Major European leader Donald Tusk’s chilling Vladimir Putin warning


The leader of a major European nation that would be on the frontline of any future conflict with Russia has issued a chilling warning about a future war.

Polish Prime Ministry Donald Tusk told reporters on Friday that war in Europe was a real threat.

He urged European nations to spend more on defence to deter Russian President Vladimir Putin.

“I don’t want to scare anyone, but war is no longer a concept from the past,” said Mr Tusk.

“It’s real and it started over two years ago,” he added referring to Russia’s invasion of Ukraine in 2022.

Poland and Russia have clashed multiple times over centuries. The USSR invaded Poland in 1939 and at the conclusion of World War II, in 1945, Poland was placed in Moscow’s orbit as an eastern bloc nation.

In 1989, Communism fell in Poland and the country is now democratic, part of the European Union and the western NATO defence pact.


Poland shares a border with the Russian exclave of Kaliningrad and Moscow’s close ally Belarus.

If a Russia-NATO clash were to break out it could happen on or close to Polish territory.

Mr Tusk said that meant it was more of a vivid concern for his country than other nations further from Russia.

“We are living in the most critical moment since the end of the Second World War”.

He added that if Russia defeated Ukraine, nobody in Europe will feel safe, reported the BBC.

“Literally any scenario is possible.

“I know it sounds devastating, especially to people of the younger generation, but we have to mentally get used to the arrival of a new era.

“The pre-war era,” Mr Tusk said.

Warsaw now spends 4 per cent of its GDP on defence, more than many nations.

He urged European countries to work together to combat any threat from Russia and discourage Moscow from military action against them


Putin: “Idea we will attack Poland … drivel’

Putin, last week, insisted Russia was not a threat to NATO countries.

Speaking to Russian air force pilots he said: “we have no aggressive intentions towards these states”.

“The idea that we will attack some other country – Poland, the Baltic States, and the Czechs are also being scared – is complete nonsense. It’s just drivel.”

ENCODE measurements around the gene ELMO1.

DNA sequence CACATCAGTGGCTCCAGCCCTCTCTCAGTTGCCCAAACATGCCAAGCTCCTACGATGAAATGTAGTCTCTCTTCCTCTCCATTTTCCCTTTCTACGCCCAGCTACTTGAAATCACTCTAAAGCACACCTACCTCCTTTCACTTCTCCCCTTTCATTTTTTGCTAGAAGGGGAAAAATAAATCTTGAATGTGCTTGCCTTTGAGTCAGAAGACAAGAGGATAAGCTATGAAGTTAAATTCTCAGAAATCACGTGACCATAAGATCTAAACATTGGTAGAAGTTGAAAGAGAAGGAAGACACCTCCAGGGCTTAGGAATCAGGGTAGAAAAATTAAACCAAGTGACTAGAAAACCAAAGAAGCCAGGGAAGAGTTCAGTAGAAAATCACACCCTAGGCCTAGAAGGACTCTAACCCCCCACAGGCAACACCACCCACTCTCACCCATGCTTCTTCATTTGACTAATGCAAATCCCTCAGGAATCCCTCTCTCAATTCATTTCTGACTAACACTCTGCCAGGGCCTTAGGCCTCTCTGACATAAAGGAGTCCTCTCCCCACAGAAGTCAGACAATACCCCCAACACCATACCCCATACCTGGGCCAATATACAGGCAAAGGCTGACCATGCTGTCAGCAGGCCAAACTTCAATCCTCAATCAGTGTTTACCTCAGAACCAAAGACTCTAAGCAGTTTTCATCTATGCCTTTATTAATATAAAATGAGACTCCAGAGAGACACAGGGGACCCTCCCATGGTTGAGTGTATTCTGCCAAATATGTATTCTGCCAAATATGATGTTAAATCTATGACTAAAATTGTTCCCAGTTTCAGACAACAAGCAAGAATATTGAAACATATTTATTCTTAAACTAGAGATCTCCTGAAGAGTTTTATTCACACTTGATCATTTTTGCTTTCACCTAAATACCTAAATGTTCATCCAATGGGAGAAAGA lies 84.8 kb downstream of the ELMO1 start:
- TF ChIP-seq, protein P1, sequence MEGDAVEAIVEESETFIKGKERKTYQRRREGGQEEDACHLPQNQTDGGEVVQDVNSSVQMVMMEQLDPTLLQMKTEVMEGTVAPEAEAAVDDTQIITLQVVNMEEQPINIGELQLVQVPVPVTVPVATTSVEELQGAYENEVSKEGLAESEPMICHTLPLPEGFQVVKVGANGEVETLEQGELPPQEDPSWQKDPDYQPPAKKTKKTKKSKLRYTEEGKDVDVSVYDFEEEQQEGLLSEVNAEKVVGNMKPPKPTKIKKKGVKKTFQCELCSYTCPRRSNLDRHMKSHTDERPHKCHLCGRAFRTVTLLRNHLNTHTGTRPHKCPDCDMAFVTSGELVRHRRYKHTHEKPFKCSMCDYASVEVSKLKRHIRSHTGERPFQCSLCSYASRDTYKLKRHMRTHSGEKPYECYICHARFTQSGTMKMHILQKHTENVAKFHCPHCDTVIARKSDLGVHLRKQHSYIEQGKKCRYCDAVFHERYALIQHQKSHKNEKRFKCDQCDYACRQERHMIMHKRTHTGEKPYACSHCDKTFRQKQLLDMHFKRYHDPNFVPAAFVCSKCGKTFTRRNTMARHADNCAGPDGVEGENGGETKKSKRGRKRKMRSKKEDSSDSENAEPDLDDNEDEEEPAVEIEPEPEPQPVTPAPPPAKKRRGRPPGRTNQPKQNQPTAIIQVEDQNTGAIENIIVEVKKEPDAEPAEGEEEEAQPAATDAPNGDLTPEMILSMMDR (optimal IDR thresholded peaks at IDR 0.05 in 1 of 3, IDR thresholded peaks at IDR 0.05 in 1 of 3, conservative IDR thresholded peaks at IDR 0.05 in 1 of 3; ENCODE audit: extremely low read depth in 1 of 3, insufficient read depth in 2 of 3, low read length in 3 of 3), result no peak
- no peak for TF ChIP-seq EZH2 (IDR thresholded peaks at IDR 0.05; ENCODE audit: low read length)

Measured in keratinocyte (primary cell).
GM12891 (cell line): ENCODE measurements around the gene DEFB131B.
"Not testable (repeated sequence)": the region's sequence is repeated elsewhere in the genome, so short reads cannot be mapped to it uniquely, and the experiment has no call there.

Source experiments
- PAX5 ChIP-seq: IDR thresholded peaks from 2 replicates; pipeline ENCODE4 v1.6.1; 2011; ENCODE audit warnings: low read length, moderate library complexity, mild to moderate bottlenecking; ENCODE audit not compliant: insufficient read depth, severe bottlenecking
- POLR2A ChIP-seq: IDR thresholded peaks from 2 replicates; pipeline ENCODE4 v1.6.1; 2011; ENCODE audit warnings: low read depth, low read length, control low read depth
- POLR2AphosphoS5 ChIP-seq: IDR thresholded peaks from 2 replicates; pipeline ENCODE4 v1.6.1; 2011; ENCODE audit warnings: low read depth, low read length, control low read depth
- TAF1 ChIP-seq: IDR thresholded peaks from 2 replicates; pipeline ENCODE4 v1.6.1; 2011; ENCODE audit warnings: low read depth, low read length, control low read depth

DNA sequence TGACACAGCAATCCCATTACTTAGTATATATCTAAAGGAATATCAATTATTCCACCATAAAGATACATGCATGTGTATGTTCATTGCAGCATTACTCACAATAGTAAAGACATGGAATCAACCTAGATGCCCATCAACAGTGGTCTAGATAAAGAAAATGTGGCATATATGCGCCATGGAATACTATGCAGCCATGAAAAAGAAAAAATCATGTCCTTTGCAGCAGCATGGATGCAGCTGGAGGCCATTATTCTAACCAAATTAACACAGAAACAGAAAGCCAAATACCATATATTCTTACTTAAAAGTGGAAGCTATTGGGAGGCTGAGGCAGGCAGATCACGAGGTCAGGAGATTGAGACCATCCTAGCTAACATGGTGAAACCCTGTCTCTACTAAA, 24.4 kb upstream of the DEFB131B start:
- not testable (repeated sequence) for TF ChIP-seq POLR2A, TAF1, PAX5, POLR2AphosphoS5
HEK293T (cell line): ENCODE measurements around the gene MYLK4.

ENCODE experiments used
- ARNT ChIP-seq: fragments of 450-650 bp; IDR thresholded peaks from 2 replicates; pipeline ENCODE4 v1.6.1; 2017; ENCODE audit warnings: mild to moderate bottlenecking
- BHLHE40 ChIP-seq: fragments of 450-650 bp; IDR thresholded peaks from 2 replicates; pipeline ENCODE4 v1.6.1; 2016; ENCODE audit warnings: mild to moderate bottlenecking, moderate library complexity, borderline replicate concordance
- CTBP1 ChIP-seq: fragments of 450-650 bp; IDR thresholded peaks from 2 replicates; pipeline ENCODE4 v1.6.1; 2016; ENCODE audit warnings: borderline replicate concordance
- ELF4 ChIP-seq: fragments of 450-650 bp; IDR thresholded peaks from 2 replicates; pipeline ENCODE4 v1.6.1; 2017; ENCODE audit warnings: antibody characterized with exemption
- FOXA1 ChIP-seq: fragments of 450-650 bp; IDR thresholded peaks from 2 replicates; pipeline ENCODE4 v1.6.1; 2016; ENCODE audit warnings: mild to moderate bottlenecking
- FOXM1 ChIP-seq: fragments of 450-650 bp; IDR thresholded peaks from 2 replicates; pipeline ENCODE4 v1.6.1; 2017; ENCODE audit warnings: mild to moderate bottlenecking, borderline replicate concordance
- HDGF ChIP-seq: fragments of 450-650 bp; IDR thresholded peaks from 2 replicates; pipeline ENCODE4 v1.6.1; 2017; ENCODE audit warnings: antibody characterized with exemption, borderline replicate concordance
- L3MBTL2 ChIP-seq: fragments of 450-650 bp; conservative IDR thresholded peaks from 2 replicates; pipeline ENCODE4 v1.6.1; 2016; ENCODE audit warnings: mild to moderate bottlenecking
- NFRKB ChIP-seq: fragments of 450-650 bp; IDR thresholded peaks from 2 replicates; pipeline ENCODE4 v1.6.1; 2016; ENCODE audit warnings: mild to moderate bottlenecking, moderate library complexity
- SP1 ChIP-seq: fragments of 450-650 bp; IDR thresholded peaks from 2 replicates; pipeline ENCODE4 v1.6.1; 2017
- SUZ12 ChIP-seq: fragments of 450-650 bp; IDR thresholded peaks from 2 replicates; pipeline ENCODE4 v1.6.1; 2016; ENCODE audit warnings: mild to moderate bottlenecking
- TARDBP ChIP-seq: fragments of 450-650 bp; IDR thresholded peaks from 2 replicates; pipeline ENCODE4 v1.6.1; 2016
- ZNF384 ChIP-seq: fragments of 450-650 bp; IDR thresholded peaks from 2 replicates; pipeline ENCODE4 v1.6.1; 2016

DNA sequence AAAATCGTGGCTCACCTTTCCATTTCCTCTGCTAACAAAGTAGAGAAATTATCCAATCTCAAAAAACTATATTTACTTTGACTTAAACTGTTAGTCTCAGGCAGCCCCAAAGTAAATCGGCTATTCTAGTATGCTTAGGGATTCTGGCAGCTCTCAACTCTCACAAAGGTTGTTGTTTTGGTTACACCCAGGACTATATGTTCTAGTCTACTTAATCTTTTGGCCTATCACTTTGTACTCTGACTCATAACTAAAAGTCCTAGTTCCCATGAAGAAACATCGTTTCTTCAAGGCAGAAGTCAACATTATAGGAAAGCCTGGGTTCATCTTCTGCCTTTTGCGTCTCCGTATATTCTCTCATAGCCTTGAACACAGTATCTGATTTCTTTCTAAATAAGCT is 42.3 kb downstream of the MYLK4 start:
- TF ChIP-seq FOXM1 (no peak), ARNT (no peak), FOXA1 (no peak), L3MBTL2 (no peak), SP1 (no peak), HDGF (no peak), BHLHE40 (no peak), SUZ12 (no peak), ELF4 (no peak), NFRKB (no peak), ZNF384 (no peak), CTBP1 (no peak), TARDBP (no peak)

Putin added that if western nations sent F-16 fighter jets for Ukraine to use they would be shot down.

Moscow has stepped up its aerial bombardment of Ukraine in recent weeks, targeting energy infrastructure in response to deadly Ukrainian assaults on Russia’s border regions.

Overnight on Friday, Kyiv said it shot down 58 Russian drones and 26 missiles.

Ukraine warned on Friday that Russian air attacks were putting its electricity supply under “increasing threat”, hours after strikes damaged power stations and killed at least one person.

Prime Minister Denys Shmygal said the strikes showed Ukraine urgently needed more air defence systems, a demand Kyiv has repeatedly made to its Western allies as its energy sector buckles under pressure.

Russia conscription drive

Russia will begin calling up tens of thousands of soldiers next week in a conscription drive to replenish its armed forces and build up its military reserves.

Moscow says conscripts are not sent to fight in Ukraine but the draft – which happens twice a year – comes amid persistent rumours of a new wave of mobilisation for Ukraine offensive.

“The spring draft will be held from April 1,” deputy head of the defence ministry’s mobilisation department, Rear Admiral Vladimir Tsimlyansky, said in a briefing on Friday.

Some 147,000 conscripts were drafted during last year’s spring call-ups. The army did not say how many it was targeting this year.

Russian men aged between 18 and 30 are eligible to be called up after politicians increased the upper age limit from 27 last year.

Military service lasts 12 months.

Conscripts face intense pressure once in the armed forces to sign voluntary military contracts which allow them to be sent to fight in Ukraine.

Fresh concerns

Russia says it recruited more than 400,000 for its campaign last year, with the defence ministry offering high salaries for fighters.

It has been accused of focusing recruitment on Russia’s poorest regions and ethnic republics.

Once conscripts have completed military service, they form part of Russia’s military reserves and are liable to be sent to the front lines if mobilised in the future.

Mobilisation rumours have persisted since The Kremlin forcibly drafted more than 300,000 in autumn 2022.

Putin said in December there was “no need” for another wave, pointing to successful recruitment efforts.

But his re-election victory earlier this month — combined with the defence ministry saying it would create two new armies by the end of the year and the Kremlin pointing at Ukraine for last week’s deadly attack on a Moscow concert hall — have all triggered fresh concerns.

with AFP.